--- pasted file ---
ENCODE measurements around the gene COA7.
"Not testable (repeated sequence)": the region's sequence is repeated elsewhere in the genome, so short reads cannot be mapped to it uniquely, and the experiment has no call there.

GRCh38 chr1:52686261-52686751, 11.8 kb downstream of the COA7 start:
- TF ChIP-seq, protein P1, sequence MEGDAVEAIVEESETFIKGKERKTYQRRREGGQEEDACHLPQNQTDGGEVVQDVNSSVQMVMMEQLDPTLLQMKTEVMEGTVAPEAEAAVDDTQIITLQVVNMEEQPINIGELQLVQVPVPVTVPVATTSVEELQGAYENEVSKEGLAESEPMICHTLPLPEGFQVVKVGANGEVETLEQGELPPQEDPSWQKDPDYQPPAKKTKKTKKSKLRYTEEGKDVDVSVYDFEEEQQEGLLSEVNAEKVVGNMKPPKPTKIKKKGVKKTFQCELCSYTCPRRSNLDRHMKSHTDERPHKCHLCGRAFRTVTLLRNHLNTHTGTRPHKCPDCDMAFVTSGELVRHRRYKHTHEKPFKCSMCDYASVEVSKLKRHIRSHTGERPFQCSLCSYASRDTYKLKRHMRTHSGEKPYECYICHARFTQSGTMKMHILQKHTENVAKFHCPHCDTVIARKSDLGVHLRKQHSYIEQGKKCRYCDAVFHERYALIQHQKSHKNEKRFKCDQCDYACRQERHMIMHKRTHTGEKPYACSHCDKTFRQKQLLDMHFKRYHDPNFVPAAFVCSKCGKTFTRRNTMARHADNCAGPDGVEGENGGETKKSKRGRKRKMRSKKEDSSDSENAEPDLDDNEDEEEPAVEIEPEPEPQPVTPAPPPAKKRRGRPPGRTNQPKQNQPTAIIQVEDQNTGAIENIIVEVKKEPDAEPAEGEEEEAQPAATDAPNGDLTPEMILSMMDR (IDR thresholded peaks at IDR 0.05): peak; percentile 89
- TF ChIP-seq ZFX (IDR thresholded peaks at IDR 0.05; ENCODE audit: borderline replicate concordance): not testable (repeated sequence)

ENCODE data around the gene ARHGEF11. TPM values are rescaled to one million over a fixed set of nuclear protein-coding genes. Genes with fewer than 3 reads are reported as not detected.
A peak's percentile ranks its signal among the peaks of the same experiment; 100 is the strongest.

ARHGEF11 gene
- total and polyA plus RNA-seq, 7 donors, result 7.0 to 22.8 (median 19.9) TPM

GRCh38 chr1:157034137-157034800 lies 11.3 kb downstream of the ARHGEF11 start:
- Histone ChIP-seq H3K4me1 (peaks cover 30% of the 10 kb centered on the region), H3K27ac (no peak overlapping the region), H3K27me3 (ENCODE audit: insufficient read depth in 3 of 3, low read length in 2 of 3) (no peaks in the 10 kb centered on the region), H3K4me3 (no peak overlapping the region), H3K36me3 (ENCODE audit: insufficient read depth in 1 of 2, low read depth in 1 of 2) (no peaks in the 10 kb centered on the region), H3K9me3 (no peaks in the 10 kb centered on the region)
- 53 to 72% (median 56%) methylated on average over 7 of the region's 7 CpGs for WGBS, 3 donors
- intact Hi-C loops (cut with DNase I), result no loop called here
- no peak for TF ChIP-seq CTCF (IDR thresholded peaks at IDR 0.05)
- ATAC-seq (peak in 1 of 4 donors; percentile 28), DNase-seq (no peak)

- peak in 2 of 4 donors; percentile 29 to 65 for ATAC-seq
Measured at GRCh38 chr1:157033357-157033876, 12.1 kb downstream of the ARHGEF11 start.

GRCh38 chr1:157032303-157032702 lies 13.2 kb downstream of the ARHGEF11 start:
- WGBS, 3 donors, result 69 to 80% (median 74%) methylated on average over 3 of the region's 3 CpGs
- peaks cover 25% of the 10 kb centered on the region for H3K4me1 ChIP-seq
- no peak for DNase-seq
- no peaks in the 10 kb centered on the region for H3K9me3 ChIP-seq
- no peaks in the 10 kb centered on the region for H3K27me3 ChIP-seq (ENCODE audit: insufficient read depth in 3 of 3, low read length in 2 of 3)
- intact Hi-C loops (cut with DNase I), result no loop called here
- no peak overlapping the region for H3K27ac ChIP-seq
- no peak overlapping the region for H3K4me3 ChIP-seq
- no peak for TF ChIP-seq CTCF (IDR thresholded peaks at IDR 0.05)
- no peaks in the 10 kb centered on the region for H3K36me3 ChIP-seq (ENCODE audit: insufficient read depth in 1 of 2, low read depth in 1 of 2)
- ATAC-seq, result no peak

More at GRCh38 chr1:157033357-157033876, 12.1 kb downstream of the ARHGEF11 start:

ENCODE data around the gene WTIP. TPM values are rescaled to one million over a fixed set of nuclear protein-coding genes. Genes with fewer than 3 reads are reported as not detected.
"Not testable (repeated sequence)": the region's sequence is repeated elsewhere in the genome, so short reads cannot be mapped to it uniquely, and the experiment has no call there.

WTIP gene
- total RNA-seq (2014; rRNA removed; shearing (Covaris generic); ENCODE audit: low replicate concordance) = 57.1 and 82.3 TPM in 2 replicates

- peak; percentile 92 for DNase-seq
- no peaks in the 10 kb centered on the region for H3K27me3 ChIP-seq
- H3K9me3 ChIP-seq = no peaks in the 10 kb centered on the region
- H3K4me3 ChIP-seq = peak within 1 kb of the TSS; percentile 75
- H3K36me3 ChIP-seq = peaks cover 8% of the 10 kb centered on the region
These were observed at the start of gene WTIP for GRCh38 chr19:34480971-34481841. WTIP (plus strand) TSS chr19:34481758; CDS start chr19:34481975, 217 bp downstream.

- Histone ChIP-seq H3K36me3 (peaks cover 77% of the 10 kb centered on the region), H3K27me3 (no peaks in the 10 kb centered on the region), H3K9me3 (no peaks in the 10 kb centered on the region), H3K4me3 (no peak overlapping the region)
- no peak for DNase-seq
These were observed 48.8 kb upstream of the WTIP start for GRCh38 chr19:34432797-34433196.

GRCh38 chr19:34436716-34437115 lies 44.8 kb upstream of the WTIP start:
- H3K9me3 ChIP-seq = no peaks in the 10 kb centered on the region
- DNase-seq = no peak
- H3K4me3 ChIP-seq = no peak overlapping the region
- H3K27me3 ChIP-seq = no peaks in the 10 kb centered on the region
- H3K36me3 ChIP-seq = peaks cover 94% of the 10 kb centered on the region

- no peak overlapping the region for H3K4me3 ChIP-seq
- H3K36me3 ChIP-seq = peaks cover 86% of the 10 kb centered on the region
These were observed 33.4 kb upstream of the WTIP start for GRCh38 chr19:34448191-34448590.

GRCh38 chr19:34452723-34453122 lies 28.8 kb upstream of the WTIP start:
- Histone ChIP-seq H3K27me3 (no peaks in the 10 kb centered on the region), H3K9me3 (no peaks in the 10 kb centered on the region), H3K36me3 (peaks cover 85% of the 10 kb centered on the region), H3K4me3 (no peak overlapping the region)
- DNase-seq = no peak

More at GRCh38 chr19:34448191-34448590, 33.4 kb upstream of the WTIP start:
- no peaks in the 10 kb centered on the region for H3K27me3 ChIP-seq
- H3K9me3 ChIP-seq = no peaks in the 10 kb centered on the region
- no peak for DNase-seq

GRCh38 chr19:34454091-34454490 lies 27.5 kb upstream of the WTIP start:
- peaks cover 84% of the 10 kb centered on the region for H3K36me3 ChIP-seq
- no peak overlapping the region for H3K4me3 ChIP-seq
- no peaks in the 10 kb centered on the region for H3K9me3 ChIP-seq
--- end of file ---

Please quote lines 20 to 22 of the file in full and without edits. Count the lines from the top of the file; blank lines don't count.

- peaks cover 25% of the 10 kb centered on the region for H3K4me1 ChIP-seq
- no peak for DNase-seq
- no peaks in the 10 kb centered on the region for H3K9me3 ChIP-seq